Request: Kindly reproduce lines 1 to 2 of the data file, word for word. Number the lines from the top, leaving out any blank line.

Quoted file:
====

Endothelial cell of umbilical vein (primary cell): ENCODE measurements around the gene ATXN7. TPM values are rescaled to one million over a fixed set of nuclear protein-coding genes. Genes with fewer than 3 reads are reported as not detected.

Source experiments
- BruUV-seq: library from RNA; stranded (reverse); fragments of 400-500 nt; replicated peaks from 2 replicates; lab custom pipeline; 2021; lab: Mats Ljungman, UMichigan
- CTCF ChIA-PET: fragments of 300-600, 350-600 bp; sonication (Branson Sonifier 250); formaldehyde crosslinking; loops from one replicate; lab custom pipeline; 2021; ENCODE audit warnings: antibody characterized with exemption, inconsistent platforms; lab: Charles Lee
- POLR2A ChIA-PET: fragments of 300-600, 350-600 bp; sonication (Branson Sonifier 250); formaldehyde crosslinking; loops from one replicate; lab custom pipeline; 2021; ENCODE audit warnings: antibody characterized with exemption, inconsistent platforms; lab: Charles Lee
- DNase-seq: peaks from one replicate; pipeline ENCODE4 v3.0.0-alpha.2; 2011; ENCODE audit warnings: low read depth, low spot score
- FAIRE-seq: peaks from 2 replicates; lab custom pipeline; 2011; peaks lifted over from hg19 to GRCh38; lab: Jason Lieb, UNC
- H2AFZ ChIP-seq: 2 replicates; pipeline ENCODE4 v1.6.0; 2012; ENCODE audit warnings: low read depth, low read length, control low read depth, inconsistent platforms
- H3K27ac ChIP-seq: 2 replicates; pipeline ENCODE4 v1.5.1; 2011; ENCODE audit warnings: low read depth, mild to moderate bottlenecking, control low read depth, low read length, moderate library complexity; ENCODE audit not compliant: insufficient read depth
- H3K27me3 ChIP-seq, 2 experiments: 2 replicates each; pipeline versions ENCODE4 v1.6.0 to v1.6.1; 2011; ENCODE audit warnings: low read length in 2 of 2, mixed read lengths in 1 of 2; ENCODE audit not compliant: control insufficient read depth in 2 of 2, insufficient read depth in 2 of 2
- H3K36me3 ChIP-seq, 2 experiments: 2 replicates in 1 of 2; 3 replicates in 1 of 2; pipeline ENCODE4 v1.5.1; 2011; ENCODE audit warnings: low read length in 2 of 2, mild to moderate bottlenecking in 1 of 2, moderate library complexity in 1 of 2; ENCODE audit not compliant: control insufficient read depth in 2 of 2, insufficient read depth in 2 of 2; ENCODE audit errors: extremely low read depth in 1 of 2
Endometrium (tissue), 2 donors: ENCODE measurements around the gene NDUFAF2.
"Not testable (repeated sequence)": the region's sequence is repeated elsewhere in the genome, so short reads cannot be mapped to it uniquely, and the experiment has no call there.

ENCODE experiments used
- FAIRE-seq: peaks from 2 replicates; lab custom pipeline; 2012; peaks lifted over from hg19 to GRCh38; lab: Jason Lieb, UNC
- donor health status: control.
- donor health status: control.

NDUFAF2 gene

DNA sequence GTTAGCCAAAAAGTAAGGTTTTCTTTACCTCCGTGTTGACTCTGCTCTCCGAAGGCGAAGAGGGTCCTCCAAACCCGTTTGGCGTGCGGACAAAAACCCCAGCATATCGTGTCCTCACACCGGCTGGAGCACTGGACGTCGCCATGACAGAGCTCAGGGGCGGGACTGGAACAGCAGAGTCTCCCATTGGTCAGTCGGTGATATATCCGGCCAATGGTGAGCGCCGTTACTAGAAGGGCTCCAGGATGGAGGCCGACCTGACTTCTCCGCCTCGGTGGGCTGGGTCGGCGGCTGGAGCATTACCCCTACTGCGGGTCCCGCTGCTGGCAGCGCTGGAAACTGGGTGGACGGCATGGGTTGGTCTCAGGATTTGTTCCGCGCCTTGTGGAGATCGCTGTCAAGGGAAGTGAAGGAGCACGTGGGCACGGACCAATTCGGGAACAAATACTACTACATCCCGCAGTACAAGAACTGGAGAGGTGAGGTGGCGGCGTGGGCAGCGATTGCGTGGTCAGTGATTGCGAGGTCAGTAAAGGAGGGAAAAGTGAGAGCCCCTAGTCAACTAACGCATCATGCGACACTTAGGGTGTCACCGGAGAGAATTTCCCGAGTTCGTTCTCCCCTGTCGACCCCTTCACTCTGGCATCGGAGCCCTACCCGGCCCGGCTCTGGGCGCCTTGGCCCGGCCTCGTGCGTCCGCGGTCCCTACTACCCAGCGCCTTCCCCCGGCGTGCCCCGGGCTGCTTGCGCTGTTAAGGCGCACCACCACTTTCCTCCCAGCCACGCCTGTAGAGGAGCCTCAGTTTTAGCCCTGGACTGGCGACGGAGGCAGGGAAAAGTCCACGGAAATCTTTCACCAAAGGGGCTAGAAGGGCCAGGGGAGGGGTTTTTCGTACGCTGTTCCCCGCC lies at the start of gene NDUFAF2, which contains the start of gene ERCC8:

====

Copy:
Endothelial cell of umbilical vein (primary cell): ENCODE measurements around the gene ATXN7. TPM values are rescaled to one million over a fixed set of nuclear protein-coding genes. Genes with fewer than 3 reads are reported as not detected.

Source experiments